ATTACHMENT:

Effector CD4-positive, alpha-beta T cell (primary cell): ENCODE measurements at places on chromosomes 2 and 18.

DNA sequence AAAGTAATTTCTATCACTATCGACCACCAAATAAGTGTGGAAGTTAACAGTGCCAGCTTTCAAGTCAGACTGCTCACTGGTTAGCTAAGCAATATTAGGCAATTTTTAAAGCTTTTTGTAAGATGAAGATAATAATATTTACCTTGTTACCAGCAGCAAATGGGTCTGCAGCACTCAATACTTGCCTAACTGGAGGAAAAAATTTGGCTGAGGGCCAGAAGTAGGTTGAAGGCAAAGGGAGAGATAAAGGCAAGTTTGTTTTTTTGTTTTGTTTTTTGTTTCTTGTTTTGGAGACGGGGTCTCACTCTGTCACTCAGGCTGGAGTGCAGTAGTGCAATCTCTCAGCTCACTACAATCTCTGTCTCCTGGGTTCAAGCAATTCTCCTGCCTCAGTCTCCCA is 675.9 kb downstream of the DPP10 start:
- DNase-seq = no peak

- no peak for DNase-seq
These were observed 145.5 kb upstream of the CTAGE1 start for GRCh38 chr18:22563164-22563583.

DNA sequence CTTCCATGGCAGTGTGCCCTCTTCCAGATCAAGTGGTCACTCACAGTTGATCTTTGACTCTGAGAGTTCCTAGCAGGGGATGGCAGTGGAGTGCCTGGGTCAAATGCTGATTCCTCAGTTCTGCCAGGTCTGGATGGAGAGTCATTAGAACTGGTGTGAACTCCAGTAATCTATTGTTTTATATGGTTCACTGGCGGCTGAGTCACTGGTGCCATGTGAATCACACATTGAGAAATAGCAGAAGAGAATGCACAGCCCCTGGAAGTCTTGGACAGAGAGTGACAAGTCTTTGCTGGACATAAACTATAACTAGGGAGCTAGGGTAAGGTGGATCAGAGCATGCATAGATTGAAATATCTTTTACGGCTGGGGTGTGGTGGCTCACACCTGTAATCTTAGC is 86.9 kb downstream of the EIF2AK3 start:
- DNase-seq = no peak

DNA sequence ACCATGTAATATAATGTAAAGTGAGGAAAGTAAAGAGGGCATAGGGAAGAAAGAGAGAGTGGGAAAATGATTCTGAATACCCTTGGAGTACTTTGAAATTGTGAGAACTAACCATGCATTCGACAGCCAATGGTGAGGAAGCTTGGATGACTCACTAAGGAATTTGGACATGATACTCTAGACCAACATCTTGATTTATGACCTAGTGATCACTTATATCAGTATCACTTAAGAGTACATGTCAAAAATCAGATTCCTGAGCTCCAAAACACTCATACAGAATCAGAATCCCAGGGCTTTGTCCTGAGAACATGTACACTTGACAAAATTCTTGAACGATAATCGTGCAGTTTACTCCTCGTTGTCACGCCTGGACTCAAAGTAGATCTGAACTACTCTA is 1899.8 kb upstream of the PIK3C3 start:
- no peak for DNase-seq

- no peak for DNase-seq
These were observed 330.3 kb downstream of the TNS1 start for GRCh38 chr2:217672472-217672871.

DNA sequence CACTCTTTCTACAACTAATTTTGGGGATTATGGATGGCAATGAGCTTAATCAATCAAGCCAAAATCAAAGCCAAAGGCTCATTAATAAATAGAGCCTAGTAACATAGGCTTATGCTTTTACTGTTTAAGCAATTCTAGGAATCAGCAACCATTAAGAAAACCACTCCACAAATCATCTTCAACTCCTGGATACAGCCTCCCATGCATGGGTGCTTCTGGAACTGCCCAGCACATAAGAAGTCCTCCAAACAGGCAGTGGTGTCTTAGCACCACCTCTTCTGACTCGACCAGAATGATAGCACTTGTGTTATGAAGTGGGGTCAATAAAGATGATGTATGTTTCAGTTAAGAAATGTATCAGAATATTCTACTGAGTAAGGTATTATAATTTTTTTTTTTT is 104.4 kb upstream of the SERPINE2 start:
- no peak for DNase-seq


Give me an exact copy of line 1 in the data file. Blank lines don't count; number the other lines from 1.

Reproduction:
Effector CD4-positive, alpha-beta T cell (primary cell): ENCODE measurements at places on chromosomes 2 and 18.